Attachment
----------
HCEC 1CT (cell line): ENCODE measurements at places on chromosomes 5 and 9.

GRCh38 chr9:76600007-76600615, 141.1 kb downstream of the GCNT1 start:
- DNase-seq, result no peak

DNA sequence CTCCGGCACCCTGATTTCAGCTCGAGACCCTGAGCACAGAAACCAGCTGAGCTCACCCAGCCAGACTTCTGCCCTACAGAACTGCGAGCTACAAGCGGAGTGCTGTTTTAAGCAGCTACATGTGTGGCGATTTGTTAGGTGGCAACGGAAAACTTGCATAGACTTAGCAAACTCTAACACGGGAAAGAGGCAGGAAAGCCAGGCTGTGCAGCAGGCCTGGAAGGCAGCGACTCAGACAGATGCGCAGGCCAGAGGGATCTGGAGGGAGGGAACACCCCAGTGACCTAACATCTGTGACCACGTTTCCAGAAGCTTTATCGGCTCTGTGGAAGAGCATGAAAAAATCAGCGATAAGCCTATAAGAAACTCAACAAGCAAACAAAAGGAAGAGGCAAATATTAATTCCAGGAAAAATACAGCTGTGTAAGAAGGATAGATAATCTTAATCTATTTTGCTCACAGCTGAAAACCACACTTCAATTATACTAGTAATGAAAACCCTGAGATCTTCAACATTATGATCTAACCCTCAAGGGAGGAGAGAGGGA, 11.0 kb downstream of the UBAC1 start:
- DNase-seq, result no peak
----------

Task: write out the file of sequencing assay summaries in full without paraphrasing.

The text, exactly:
HCEC 1CT (cell line): ENCODE measurements at places on chromosomes 5 and 9.

GRCh38 chr9:76600007-76600615, 141.1 kb downstream of the GCNT1 start:
- DNase-seq, result no peak

DNA sequence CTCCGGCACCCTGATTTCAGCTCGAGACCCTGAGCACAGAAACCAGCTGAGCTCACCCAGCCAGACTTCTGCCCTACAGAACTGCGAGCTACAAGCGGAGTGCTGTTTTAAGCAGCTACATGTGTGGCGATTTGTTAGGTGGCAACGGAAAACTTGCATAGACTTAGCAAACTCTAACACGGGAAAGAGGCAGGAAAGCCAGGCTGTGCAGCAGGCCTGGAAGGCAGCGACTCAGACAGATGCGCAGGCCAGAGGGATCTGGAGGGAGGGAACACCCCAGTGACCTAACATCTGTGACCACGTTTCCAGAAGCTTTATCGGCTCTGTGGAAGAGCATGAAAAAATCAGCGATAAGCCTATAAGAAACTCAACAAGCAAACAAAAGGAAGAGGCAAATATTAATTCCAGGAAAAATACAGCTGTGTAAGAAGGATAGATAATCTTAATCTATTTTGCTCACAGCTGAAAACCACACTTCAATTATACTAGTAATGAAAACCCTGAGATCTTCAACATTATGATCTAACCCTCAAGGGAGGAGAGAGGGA, 11.0 kb downstream of the UBAC1 start:
- DNase-seq, result no peak